A new study suggests that teens who falsely believe they are fat are more likely to become obese when they are adults.
These teens are more likely to use diet pills and engage in unhealthy weight control practices, which lead to obesity.
The study is due to be published in the journal Psychological Science.
The results of the study showed that the adolescents whose perception of themselves as being overweight was inaccurate had a 40% increased risk of obesity in adulthood, when compared with peers whose perception of their weight was accurate.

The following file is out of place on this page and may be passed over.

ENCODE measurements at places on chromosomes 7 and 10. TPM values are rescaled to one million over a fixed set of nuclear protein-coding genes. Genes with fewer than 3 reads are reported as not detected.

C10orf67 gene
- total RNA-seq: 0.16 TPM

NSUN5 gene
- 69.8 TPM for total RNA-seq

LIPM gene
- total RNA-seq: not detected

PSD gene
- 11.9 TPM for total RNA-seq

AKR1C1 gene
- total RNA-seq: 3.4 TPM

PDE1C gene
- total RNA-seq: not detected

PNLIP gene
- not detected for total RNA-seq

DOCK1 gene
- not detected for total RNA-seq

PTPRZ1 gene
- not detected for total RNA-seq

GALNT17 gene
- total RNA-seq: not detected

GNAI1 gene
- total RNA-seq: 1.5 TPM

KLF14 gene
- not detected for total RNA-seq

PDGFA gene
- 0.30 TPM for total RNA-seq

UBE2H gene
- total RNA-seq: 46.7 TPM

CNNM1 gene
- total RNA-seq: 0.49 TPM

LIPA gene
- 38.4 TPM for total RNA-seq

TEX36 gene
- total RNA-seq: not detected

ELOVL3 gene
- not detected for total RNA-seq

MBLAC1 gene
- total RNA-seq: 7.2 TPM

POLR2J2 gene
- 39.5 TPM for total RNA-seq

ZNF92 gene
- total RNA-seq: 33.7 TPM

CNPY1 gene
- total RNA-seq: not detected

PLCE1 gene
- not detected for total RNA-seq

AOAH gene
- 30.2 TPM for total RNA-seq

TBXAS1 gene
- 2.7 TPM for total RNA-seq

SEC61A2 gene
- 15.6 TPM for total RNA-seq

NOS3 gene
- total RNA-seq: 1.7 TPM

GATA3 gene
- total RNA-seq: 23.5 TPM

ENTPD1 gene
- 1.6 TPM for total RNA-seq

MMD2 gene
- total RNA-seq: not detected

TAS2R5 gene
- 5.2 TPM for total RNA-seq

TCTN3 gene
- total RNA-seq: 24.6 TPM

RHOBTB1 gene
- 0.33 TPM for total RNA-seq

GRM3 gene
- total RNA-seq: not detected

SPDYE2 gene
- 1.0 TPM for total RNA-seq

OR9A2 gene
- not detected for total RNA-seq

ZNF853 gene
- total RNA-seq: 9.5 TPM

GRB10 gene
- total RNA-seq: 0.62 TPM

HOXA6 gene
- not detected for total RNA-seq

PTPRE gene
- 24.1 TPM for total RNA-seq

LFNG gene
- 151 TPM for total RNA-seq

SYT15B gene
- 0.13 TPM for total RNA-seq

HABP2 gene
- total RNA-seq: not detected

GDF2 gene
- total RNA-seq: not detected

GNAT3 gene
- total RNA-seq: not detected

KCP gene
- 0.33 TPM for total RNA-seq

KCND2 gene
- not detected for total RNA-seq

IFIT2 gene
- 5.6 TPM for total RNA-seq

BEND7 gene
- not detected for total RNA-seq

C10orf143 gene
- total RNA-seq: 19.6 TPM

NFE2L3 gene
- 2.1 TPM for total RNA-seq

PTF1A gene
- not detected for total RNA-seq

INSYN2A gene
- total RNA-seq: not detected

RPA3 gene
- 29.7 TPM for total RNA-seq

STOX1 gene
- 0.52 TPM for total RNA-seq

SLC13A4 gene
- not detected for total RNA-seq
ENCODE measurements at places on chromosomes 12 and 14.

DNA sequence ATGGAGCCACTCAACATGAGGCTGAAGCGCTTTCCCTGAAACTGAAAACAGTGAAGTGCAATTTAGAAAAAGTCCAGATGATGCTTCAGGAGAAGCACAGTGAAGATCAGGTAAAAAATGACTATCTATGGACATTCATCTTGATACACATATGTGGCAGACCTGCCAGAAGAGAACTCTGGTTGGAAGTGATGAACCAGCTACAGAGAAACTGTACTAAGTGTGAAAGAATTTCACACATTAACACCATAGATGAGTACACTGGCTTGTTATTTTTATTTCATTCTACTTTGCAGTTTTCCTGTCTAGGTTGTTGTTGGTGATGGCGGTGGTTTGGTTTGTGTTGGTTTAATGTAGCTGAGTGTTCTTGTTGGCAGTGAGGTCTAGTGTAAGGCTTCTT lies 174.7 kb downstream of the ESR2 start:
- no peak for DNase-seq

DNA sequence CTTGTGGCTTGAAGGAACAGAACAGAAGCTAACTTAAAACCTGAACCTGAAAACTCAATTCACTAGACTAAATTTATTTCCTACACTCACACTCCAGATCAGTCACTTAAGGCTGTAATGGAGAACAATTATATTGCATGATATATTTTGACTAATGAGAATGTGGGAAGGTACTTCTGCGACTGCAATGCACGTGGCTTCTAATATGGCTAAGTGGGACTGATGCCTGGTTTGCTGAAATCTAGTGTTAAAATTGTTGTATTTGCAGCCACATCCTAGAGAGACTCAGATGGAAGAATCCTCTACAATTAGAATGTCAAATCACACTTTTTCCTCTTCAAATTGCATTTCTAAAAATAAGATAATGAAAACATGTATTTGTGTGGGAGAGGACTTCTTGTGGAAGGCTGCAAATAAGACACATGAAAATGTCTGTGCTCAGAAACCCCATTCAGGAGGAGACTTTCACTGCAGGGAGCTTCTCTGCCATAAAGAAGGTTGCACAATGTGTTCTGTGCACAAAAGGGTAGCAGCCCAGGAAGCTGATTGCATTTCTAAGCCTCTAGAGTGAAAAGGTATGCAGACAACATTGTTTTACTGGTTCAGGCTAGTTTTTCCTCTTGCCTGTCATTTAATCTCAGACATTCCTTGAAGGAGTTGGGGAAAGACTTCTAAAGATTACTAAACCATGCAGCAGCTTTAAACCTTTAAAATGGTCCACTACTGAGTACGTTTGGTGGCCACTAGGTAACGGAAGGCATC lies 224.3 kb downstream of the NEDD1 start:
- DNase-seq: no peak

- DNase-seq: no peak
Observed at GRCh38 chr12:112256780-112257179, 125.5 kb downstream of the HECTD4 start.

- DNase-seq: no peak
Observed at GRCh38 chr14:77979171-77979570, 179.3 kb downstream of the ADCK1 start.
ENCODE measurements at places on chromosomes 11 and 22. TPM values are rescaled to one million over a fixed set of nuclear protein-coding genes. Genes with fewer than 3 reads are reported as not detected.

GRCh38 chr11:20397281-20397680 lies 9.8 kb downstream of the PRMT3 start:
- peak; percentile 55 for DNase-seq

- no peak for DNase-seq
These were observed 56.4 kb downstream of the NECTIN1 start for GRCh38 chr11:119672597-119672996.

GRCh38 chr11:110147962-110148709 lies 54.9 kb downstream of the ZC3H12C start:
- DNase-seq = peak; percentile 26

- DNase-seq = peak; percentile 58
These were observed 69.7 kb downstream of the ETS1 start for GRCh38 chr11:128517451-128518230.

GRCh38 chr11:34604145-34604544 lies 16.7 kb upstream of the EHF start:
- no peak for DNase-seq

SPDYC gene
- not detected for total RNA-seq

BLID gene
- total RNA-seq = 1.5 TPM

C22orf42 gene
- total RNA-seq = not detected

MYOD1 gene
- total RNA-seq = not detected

Researchers theorized that teens who have a misperception of themselves as being overweight may not have self regulating characteristics, which allow for healthy weight control.
A surprising result was that boys had an 89% increased risk of becoming obese in adulthood. “It may be that girls are more attentive to their weight and may intervene earlier when they experience any weight gain,” said study author Angelina Sutin. ” As such, the self-fulfilling prophecy may be stronger for boys than for girls. Physicians and other health care providers may also notice weight gain sooner for girls than for boys, or may be more likely to address any weight gain with girls than with boys. We were unable, however, to test exactly why there is this difference across the sexes.”